A. Generally, court fines are not dischargeable. This means even if you filed bankruptcy the court could still come after you for the money after the case was finished. One option you do have is a chapter 13. This is a repayment plan. You’d end up paying the court fines in full, but you’d get five years to do it.
However, chapter 13 requires regular income. You’ll have to wait until you have predictable monthly income to get into a chapter 13. I wish I had a better solution for you, it’s a tough situation.
A. Anytime you fall behind on car payments, the creditor can repossess the car. Bankruptcy doesn’t really change anything because the property is “secured.” The creditor has the same rights in bankruptcy as they had before the case was filed, the only difference is they have to ask the Court for permission to repossess the car once you file.
A Relief from Stay motion is just that. The creditor asking the court for permission to go recover their secured collateral. If you are current on the car payments in BK, however, the creditor cannot repossess the car because the court will not allow them Relief from Stay.
We manage (somehow) to make minimum payments on everything. We don’t have perfect credit, but we also don’t have poor credit. I know it will take decades for us to pay everything off, is BK the right solution for us in order to get a fresh start?
A. It sounds like you’d benefit greatly from a chapter 13. Chapter 13 stops the foreclosure sale, and gives you up to five years to catch up on the arrearages. It gets creditors off your back, and gives you some time to decide what to do. You can also sell your house out of the chapter 13 voluntarily rather than having it sold for you by the bank.
If the goal is to have no debt and serviceable credit as soon as possible, it certainly sounds like bankruptcy would be the quickest way to get there. Making only minimum payments each month is a dead end because you’ll never get out of debt that way; you’re just putting off the inevitable. You could find yourself in the exact same position, with all the same debt two years from now. Bankruptcy does damage your credit, but more importantly it gives you a chance to start over with no debt.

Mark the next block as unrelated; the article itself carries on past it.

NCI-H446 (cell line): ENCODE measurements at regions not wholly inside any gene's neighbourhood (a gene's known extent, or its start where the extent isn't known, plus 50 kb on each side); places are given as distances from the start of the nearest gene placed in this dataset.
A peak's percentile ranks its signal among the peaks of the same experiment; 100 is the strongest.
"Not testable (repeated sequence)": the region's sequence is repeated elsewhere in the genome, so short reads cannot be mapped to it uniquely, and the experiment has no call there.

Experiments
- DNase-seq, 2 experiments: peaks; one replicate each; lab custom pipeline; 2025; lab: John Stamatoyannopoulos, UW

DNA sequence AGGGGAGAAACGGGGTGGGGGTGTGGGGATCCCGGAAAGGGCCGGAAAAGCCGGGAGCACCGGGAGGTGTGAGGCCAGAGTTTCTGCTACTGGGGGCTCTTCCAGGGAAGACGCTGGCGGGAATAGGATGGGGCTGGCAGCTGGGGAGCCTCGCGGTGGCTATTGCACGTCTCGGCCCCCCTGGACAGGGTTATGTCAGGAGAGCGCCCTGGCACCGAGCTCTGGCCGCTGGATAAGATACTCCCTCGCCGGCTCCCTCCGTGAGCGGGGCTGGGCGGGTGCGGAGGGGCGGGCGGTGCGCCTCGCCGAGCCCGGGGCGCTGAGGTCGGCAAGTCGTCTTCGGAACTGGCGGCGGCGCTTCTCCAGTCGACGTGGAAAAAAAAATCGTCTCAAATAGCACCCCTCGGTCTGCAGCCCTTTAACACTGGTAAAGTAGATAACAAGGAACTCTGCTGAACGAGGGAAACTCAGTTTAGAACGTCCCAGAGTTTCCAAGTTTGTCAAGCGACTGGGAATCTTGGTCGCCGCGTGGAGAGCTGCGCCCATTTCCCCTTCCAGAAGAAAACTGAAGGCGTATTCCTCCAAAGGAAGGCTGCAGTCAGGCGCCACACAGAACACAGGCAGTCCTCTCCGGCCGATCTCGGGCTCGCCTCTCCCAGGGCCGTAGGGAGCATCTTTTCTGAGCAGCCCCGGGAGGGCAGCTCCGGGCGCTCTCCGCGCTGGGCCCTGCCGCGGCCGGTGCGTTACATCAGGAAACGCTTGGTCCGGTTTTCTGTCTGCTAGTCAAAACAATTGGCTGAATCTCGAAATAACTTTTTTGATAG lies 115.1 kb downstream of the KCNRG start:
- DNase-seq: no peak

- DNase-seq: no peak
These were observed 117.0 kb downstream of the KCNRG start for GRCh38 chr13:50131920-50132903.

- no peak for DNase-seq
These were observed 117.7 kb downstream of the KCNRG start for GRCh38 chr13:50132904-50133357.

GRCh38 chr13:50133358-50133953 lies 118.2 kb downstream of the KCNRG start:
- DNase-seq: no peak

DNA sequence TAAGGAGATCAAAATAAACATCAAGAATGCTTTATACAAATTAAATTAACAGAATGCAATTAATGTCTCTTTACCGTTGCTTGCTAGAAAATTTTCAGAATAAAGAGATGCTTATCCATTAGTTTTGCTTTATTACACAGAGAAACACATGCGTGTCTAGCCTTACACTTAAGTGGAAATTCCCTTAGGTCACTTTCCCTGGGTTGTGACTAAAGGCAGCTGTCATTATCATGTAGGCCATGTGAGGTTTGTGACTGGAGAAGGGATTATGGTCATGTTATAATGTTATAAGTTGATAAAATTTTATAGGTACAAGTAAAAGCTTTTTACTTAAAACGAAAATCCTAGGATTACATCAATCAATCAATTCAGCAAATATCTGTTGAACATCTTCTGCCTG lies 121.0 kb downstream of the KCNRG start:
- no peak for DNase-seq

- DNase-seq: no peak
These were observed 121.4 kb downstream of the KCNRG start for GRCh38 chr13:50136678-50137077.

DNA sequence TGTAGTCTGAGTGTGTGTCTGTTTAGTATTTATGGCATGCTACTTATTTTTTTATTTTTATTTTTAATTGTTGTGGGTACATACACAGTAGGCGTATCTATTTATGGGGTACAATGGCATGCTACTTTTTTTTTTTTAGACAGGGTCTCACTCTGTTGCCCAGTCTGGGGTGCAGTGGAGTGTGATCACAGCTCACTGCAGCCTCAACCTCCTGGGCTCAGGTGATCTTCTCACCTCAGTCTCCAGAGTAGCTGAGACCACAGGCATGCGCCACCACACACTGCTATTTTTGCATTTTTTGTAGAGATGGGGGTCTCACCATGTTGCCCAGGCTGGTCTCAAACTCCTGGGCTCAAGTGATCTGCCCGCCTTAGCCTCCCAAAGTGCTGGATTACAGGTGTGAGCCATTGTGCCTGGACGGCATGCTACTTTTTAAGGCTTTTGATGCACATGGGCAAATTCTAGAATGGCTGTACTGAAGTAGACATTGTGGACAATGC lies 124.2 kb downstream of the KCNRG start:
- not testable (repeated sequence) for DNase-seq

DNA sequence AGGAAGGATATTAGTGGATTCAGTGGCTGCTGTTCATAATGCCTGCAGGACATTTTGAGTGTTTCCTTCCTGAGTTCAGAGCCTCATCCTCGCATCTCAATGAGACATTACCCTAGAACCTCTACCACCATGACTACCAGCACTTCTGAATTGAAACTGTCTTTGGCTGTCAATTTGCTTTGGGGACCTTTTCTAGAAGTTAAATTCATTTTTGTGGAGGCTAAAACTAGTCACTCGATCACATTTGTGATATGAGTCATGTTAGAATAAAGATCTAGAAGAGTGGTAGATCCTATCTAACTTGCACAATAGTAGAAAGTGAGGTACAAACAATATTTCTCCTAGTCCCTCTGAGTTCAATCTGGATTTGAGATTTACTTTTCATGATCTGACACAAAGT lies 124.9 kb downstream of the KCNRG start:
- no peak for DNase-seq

Once you’re debt free, you can concentrate on rebuilding your credit and saving money for a down payment on a house. In two years, you can have your credit rebuilt, and enough money saved to get into a house. Liquidation is the quickest way to get there for most people because a lender won’t consider you for a mortgage until most unsecured debt is paid off.
A large portion more than 3 years old. I have heard and read that there might be a small possibility that I can be relieved of this through chapter 7. I have no assets other than the aforementioned vehicle and my personal belongs, i.e. clothes, television, and bedding. Outside of the tax debt I have maybe 2k in unsecured debt, and my vehicle which I am upside down on but, relatively close to a pay off.
Is there any way that the finance company will reaffirm the debt and defer the delinquent payments to the end of the loan? And is there any relief from the tax monkey on my back? I tried an offer and compromise sometime ago, however, they denied the off based on an undetermined income.
A. You’ve raised a number of issues. I’ll take them one by one:
I have been wanting to file a chapter 7, but I am afraid the creditors will take my money. I am also on SSA which I am getting a total of $600.00 a month. What can I do and what is the amount you would take to at least start my Chapter 7? The bills I owe have accumulated through the years. I thought I was going back to work. After surgeries there telling me I can’t. Now I cannot work at all. Can they take my settlement?
A. Unfortunately, taxes are often not dischargeable in bankruptcy. Every situation is different; there aren’t any quick answers when it comes to taxes. It is probably not possible for creditors to levy your worker’s comp. money directly. However, there are other ways they can enforce the judgment, like a bank levy.
This device is rarely used, but if the creditor has a judgment against you, they can ask the Sheriff to clear out your bank account and that money will be used to offset the judgment. If you know there are judgments out there, it’s not a good idea to leave any large sum of money in a bank account.
If you are interested in filing for bk and have a question that you do not see answered above, contact us today, or schedule a free consultation. At McFarlin LLP we have handled literally thousands of bankruptcy cases. We will give you personal attention, and the best legal services possible. Now is the time to start to rebuild your credit. We want to help you with your bankruptcy. Give us a call us today (888) 728 0044, or email us.
Discover Our Book on Making Personal Investment Foreclosure Decisions